Nathan’s Notes – Mr. J


On my first day rounding for internal medicine service I met Mr. J.  Mr. J had an ascending paralysis.  This left him unable to move his arms or legs and he could only sit up with the help of his watchman (a family member who comes to the hospital and helps the patient with their needs while in the hospital).  Dr. Bill and I are pretty sure he has GBS.  It is thought that GBS is a rare side effect of some viruses.  The problem is that if the paralysis extends to the muscles of the chest the patient will not be able to breath and then would require a ventilator.  Kudjip does not have a ventilator.  We were quite concerned.   Despite Mr. J’s dire situation he always has had a huge infectious smile.

After 5 days rounding with no change we stopped to talk with Mr. J.  He could move his little finger and raise his hand off the bed.  There is no easy way in Pidgin to explain such a complex illness.  Dr. Bill began to share our earlier fears, that his lungs would stop working.  That it was as if God had drawn a line across his body and told the paralysis to stop there and go no further.  The smile on Mr. J’s face grew bigger as he more deeply grasped the situation and the goodness of God.

This weekend I had the opportunity to see Mr. J again.  He smiled as I walked onto the ward and showed me he could lift a foot and his hand.  There is no mediation to treat GBS.  All you can do is support, provide oxygen, and pray.  We serve a big God.  Please pray for Mr. J that he will continue to regain his strength and be able to walk out of the hospital soon.

Nathan’s Notes – Day 1

It was a beautiful March morning in 2017 as I entered B ward of Kudjip Nazarene Hospital.  The sun was softly streaming through giant windows.  The walls were a clean white.  On the nurses station was a sign “We treat, Jesus Heals.”  Thirty some patients were patiently waiting to see one of the two teams of doctors.  Today was my first day on the ward and I was working with Dr. Bill, a long time physician at Kudjip.  We began examining patients and talking about their treatment plans and progress.


Our first patient had altered mental status with episodic fevers.  His presumed diagnosis is Typhoid with improving encephalopathy (infection of the brain).  We are encouraged as family has noticed he is acting more like himself.  My mind is racing.  “Typhoid?  I think the last time I read much on this was medical school 11 years ago.”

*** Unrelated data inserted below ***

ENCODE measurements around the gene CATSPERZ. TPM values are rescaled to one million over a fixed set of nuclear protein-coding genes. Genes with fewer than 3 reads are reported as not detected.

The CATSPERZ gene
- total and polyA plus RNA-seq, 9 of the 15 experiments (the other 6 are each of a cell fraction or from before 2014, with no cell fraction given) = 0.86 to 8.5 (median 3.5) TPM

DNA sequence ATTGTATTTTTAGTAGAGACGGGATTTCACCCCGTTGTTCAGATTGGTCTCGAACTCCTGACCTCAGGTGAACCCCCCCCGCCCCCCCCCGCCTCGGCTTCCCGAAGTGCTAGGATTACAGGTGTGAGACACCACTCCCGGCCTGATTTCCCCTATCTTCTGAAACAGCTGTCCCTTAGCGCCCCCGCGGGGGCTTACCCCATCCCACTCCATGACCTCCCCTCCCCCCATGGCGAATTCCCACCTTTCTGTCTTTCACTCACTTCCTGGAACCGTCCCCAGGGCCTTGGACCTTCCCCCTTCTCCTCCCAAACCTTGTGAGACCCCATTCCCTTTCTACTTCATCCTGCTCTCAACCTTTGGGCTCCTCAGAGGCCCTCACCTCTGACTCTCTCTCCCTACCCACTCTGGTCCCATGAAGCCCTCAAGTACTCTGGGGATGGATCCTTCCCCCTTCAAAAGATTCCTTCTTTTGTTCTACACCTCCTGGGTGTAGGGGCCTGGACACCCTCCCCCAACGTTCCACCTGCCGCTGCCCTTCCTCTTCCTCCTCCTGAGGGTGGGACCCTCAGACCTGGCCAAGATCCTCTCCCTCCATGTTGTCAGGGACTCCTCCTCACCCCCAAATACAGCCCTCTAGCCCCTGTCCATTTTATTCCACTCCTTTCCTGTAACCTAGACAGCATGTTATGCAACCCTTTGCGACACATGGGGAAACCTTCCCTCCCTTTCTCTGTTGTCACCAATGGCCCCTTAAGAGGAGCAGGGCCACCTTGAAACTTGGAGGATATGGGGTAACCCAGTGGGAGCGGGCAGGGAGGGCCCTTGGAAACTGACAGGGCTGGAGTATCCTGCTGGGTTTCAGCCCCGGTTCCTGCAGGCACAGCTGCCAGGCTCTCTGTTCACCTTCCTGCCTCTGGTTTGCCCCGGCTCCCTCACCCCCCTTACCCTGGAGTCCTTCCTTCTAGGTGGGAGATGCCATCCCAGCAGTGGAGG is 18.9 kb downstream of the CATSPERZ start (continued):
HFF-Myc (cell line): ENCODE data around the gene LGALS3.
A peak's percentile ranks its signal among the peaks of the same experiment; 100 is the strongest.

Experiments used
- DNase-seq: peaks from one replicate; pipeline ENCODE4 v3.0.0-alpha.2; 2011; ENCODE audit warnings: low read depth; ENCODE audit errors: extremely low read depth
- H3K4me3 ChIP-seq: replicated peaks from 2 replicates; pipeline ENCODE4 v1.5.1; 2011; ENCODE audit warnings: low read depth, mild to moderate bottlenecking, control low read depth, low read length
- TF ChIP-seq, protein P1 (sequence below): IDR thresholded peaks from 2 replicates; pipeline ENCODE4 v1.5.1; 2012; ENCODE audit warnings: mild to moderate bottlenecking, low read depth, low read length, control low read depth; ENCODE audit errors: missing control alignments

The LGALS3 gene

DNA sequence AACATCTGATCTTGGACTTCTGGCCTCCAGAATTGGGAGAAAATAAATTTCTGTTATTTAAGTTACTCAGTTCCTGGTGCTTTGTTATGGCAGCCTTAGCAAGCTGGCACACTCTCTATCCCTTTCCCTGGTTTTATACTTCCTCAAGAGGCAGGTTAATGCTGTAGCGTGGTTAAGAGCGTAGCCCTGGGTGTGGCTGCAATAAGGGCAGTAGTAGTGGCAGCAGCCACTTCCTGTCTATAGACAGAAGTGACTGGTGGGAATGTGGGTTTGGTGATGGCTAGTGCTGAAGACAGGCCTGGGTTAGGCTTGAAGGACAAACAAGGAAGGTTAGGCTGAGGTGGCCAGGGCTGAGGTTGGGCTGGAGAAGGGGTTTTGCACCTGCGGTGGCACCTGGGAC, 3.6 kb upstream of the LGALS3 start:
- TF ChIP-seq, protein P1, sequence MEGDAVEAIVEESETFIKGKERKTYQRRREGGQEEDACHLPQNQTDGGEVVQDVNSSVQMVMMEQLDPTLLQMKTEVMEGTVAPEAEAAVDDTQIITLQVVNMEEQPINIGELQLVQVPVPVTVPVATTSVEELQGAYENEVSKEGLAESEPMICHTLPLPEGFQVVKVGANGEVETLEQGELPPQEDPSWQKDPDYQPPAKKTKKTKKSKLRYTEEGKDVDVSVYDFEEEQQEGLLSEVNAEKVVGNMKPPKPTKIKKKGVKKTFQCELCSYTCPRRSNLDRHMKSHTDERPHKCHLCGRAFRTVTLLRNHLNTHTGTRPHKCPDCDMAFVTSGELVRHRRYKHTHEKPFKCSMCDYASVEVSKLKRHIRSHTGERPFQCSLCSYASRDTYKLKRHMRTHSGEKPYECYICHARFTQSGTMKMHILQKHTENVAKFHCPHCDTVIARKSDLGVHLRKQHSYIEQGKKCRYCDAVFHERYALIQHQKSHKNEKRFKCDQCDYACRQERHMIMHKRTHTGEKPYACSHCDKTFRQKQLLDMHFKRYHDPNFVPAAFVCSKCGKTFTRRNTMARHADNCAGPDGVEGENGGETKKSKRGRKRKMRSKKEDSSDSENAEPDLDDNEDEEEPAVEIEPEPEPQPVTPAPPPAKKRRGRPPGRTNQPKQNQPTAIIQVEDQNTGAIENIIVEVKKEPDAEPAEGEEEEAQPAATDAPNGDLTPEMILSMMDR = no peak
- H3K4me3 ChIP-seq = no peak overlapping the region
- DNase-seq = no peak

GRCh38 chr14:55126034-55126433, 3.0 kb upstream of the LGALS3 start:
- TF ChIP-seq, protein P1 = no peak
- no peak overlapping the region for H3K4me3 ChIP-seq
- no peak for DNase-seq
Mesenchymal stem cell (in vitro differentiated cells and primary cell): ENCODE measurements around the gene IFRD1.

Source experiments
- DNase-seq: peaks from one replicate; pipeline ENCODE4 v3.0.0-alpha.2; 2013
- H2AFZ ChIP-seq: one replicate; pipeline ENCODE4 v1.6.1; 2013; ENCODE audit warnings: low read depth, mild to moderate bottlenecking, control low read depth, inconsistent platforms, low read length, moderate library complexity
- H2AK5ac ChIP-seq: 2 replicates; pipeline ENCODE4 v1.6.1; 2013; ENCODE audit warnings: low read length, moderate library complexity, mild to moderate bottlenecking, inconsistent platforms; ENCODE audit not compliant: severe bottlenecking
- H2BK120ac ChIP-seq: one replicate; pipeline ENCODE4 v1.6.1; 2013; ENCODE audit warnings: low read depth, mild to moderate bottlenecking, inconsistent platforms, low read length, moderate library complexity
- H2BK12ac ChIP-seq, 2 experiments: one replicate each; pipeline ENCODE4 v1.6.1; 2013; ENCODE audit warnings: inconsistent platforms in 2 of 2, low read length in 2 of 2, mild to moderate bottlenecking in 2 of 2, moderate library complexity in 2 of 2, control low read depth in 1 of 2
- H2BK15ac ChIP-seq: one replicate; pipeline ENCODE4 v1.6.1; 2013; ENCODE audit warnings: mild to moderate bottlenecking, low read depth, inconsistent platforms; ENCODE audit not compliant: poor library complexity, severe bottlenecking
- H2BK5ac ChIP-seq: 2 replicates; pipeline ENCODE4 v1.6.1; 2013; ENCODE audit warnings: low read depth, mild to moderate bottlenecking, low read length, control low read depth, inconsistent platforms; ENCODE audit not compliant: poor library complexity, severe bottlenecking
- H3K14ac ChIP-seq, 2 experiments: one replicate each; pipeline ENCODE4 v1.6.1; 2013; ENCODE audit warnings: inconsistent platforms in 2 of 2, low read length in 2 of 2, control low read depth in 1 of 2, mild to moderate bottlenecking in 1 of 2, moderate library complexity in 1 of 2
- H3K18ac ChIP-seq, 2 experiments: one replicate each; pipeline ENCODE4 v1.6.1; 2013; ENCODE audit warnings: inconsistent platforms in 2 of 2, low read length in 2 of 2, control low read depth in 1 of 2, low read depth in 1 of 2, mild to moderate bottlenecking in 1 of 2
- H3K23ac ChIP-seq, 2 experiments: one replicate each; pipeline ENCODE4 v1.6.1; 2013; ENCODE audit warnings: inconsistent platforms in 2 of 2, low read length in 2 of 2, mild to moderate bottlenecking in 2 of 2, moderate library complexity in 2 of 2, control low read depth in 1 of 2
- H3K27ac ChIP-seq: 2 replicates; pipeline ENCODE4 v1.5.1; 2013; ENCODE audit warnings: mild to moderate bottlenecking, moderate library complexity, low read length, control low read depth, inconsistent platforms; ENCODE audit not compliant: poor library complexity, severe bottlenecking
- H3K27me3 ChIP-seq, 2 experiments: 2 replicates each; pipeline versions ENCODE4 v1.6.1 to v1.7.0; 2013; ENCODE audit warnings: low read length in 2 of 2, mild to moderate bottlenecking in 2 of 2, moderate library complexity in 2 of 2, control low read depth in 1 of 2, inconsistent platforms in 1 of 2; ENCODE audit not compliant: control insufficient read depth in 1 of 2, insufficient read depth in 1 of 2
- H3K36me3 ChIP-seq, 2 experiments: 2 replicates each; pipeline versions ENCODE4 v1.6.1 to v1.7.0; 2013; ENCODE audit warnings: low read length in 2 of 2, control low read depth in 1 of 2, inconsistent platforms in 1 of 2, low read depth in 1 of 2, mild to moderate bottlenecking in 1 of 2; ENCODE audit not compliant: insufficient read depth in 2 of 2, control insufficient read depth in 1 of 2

The 2nd patient has a diabetic foot ulcer after stepping on a nail.  Looks like he needs further surgical detriment to remove the dead tissue around the wound.   Okay, I’ve seen a lot of this in rural Oregon, but how do I counsel a low sugar diet in a country that is totally carb based?

The 3rd patient has fever of unknown origin.  We think typhoid but the test we have to confirm this is very unreliable, only slightly better than a flip of a coin.  She is possibly improving.  We will check a blood test and get a follow up chest X-ray and reevaluate later.

Forth, another possible typhoid and, no, typhoid is not an epidemic, this is typical life in the highlands.

Fifth, liver cancer.  We are trying to make him comfortable and get him home.  We will talk with the chaplain later today.

The sixth patient has ascending weakness.  We think post viral.  Could be Tb of the brain but we have no CT machine to evaluate this.

In spite of challenges, he greets Nathan with a smile every morning

Next, the seventh patient has HIV and dysentery (bloody diarrhea).  Presumed opportunistic infection.  Symptoms slowly improving.  Hopefully we can get her well enough to get on some meds for her HIV.

The eighth patient has TB  and seizures.  Unclear if the seizures are from his TB or his medications or both.  Seems to be doing better on his new anti seizure medicine so we will monitor a little longer.

And the ninth has weight loss, with presumed adrenal insufficiency and TB.

I glance at my watch its only 9:30AM.  Most of the problems I’ve seen are rare in the USA and would not cross my mind in evaluating a sick person in Oregon.  And so the day went, one new problem after another.  “We Treat, Jesus Heals.”  We do our best to help each patient and share the love and hope we have in Jesus Christ.  Some patients will get physically better and others won’t.  We pray all learn of and see the love of Jesus.  Only in Him can we hope to truly heal the broken.